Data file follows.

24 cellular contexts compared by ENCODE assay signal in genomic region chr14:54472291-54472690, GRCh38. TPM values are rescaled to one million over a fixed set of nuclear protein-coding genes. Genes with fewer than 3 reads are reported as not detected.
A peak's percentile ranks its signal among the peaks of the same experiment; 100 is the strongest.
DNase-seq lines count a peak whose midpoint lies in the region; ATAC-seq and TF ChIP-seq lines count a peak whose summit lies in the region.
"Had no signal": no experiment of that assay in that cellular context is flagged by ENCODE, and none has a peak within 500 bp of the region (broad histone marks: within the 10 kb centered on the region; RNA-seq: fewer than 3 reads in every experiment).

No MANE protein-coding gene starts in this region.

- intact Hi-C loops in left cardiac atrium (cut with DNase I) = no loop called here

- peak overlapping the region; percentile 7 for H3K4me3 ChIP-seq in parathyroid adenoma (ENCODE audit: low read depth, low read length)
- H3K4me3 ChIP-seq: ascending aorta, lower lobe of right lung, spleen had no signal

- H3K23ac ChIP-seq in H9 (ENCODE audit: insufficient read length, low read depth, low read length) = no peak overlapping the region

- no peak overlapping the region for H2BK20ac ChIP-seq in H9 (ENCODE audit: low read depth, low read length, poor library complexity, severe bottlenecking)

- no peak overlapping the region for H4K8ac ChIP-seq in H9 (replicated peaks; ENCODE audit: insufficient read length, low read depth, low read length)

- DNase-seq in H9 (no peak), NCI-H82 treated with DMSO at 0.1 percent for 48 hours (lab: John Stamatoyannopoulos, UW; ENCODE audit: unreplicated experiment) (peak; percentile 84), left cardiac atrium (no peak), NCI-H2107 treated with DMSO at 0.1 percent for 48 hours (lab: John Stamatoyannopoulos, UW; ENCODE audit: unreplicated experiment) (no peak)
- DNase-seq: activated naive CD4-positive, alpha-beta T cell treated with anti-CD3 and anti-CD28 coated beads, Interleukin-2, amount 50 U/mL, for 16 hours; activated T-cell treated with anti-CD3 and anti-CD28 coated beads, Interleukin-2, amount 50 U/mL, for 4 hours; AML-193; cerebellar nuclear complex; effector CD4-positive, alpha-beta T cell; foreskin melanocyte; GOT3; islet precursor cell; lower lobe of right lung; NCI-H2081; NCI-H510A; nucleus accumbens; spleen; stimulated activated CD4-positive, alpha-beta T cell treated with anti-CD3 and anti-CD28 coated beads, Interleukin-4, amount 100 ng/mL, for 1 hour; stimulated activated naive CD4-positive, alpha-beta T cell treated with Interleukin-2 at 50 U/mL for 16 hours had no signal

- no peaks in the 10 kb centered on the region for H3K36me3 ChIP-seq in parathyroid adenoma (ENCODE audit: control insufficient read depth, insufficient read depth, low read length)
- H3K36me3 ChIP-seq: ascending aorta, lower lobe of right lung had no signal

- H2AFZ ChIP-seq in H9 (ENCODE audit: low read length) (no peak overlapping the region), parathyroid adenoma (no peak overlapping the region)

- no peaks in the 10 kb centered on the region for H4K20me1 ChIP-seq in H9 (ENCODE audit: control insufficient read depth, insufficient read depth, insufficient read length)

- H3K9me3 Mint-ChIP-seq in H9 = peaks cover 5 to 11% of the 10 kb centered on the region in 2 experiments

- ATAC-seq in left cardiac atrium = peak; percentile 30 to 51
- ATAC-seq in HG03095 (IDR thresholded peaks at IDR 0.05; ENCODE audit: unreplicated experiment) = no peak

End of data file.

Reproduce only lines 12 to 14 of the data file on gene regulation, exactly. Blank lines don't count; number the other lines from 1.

- DNase-seq in H9 (no peak), NCI-H82 treated with DMSO at 0.1 percent for 48 hours (lab: John Stamatoyannopoulos, UW; ENCODE audit: unreplicated experiment) (peak; percentile 84), left cardiac atrium (no peak), NCI-H2107 treated with DMSO at 0.1 percent for 48 hours (lab: John Stamatoyannopoulos, UW; ENCODE audit: unreplicated experiment) (no peak)
- DNase-seq: activated naive CD4-positive, alpha-beta T cell treated with anti-CD3 and anti-CD28 coated beads, Interleukin-2, amount 50 U/mL, for 16 hours; activated T-cell treated with anti-CD3 and anti-CD28 coated beads, Interleukin-2, amount 50 U/mL, for 4 hours; AML-193; cerebellar nuclear complex; effector CD4-positive, alpha-beta T cell; foreskin melanocyte; GOT3; islet precursor cell; lower lobe of right lung; NCI-H2081; NCI-H510A; nucleus accumbens; spleen; stimulated activated CD4-positive, alpha-beta T cell treated with anti-CD3 and anti-CD28 coated beads, Interleukin-4, amount 100 ng/mL, for 1 hour; stimulated activated naive CD4-positive, alpha-beta T cell treated with Interleukin-2 at 50 U/mL for 16 hours had no signal

- no peaks in the 10 kb centered on the region for H3K36me3 ChIP-seq in parathyroid adenoma (ENCODE audit: control insufficient read depth, insufficient read depth, low read length)